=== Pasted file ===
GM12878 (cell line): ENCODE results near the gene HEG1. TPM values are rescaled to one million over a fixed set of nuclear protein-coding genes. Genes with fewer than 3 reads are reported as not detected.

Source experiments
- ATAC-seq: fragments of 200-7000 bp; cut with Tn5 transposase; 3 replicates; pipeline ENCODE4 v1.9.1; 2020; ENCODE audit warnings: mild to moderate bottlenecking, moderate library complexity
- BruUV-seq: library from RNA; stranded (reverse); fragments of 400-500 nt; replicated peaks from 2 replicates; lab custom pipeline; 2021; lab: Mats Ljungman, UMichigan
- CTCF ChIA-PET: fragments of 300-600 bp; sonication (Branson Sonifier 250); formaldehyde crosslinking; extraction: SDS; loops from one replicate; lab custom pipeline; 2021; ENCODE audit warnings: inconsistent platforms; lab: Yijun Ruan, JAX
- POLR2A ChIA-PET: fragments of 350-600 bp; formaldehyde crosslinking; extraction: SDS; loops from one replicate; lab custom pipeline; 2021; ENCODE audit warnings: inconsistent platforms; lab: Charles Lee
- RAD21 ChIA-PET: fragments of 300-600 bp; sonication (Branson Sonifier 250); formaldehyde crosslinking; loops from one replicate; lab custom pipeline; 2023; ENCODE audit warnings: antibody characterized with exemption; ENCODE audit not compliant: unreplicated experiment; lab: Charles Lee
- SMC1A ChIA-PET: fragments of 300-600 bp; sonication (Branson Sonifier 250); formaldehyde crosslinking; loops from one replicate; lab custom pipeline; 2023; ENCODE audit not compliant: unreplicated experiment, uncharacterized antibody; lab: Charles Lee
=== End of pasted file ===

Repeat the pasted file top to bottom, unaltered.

GM12878 (cell line): ENCODE results near the gene HEG1. TPM values are rescaled to one million over a fixed set of nuclear protein-coding genes. Genes with fewer than 3 reads are reported as not detected.

Source experiments
- ATAC-seq: fragments of 200-7000 bp; cut with Tn5 transposase; 3 replicates; pipeline ENCODE4 v1.9.1; 2020; ENCODE audit warnings: mild to moderate bottlenecking, moderate library complexity
- BruUV-seq: library from RNA; stranded (reverse); fragments of 400-500 nt; replicated peaks from 2 replicates; lab custom pipeline; 2021; lab: Mats Ljungman, UMichigan
- CTCF ChIA-PET: fragments of 300-600 bp; sonication (Branson Sonifier 250); formaldehyde crosslinking; extraction: SDS; loops from one replicate; lab custom pipeline; 2021; ENCODE audit warnings: inconsistent platforms; lab: Yijun Ruan, JAX
- POLR2A ChIA-PET: fragments of 350-600 bp; formaldehyde crosslinking; extraction: SDS; loops from one replicate; lab custom pipeline; 2021; ENCODE audit warnings: inconsistent platforms; lab: Charles Lee
- RAD21 ChIA-PET: fragments of 300-600 bp; sonication (Branson Sonifier 250); formaldehyde crosslinking; loops from one replicate; lab custom pipeline; 2023; ENCODE audit warnings: antibody characterized with exemption; ENCODE audit not compliant: unreplicated experiment; lab: Charles Lee
- SMC1A ChIA-PET: fragments of 300-600 bp; sonication (Branson Sonifier 250); formaldehyde crosslinking; loops from one replicate; lab custom pipeline; 2023; ENCODE audit not compliant: unreplicated experiment, uncharacterized antibody; lab: Charles Lee